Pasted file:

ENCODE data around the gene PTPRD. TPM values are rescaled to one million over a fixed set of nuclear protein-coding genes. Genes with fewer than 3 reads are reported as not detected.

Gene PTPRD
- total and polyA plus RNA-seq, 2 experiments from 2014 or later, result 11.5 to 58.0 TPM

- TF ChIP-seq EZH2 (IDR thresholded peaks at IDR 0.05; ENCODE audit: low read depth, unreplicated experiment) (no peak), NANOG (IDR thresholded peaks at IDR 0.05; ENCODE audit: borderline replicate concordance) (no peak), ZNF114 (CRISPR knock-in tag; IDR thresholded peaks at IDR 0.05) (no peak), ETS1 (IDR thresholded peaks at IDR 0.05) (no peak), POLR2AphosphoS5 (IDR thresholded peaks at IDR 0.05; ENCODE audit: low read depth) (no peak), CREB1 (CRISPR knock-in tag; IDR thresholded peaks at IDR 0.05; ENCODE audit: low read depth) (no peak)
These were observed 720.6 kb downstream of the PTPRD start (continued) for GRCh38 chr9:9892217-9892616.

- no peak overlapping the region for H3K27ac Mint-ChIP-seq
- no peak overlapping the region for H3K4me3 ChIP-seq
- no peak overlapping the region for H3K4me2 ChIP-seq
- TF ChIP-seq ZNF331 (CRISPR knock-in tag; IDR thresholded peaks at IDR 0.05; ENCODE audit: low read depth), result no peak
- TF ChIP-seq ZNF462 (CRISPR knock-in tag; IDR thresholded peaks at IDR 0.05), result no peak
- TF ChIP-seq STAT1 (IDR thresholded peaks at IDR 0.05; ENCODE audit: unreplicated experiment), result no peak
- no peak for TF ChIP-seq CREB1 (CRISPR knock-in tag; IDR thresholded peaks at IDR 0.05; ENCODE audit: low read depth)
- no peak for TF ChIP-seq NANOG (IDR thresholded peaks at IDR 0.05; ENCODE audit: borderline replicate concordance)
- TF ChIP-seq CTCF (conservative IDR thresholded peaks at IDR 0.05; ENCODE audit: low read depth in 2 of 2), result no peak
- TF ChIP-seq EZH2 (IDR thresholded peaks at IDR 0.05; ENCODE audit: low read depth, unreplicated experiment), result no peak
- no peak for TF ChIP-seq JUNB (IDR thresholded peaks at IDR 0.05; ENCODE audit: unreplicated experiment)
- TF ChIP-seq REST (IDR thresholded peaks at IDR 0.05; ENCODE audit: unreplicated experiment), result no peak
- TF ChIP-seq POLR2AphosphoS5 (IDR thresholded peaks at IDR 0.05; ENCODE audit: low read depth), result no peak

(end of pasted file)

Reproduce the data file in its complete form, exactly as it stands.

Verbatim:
ENCODE data around the gene PTPRD. TPM values are rescaled to one million over a fixed set of nuclear protein-coding genes. Genes with fewer than 3 reads are reported as not detected.

Gene PTPRD
- total and polyA plus RNA-seq, 2 experiments from 2014 or later, result 11.5 to 58.0 TPM

- TF ChIP-seq EZH2 (IDR thresholded peaks at IDR 0.05; ENCODE audit: low read depth, unreplicated experiment) (no peak), NANOG (IDR thresholded peaks at IDR 0.05; ENCODE audit: borderline replicate concordance) (no peak), ZNF114 (CRISPR knock-in tag; IDR thresholded peaks at IDR 0.05) (no peak), ETS1 (IDR thresholded peaks at IDR 0.05) (no peak), POLR2AphosphoS5 (IDR thresholded peaks at IDR 0.05; ENCODE audit: low read depth) (no peak), CREB1 (CRISPR knock-in tag; IDR thresholded peaks at IDR 0.05; ENCODE audit: low read depth) (no peak)
These were observed 720.6 kb downstream of the PTPRD start (continued) for GRCh38 chr9:9892217-9892616.

- no peak overlapping the region for H3K27ac Mint-ChIP-seq
- no peak overlapping the region for H3K4me3 ChIP-seq
- no peak overlapping the region for H3K4me2 ChIP-seq
- TF ChIP-seq ZNF331 (CRISPR knock-in tag; IDR thresholded peaks at IDR 0.05; ENCODE audit: low read depth), result no peak
- TF ChIP-seq ZNF462 (CRISPR knock-in tag; IDR thresholded peaks at IDR 0.05), result no peak
- TF ChIP-seq STAT1 (IDR thresholded peaks at IDR 0.05; ENCODE audit: unreplicated experiment), result no peak
- no peak for TF ChIP-seq CREB1 (CRISPR knock-in tag; IDR thresholded peaks at IDR 0.05; ENCODE audit: low read depth)
- no peak for TF ChIP-seq NANOG (IDR thresholded peaks at IDR 0.05; ENCODE audit: borderline replicate concordance)
- TF ChIP-seq CTCF (conservative IDR thresholded peaks at IDR 0.05; ENCODE audit: low read depth in 2 of 2), result no peak
- TF ChIP-seq EZH2 (IDR thresholded peaks at IDR 0.05; ENCODE audit: low read depth, unreplicated experiment), result no peak
- no peak for TF ChIP-seq JUNB (IDR thresholded peaks at IDR 0.05; ENCODE audit: unreplicated experiment)
- TF ChIP-seq REST (IDR thresholded peaks at IDR 0.05; ENCODE audit: unreplicated experiment), result no peak
- TF ChIP-seq POLR2AphosphoS5 (IDR thresholded peaks at IDR 0.05; ENCODE audit: low read depth), result no peak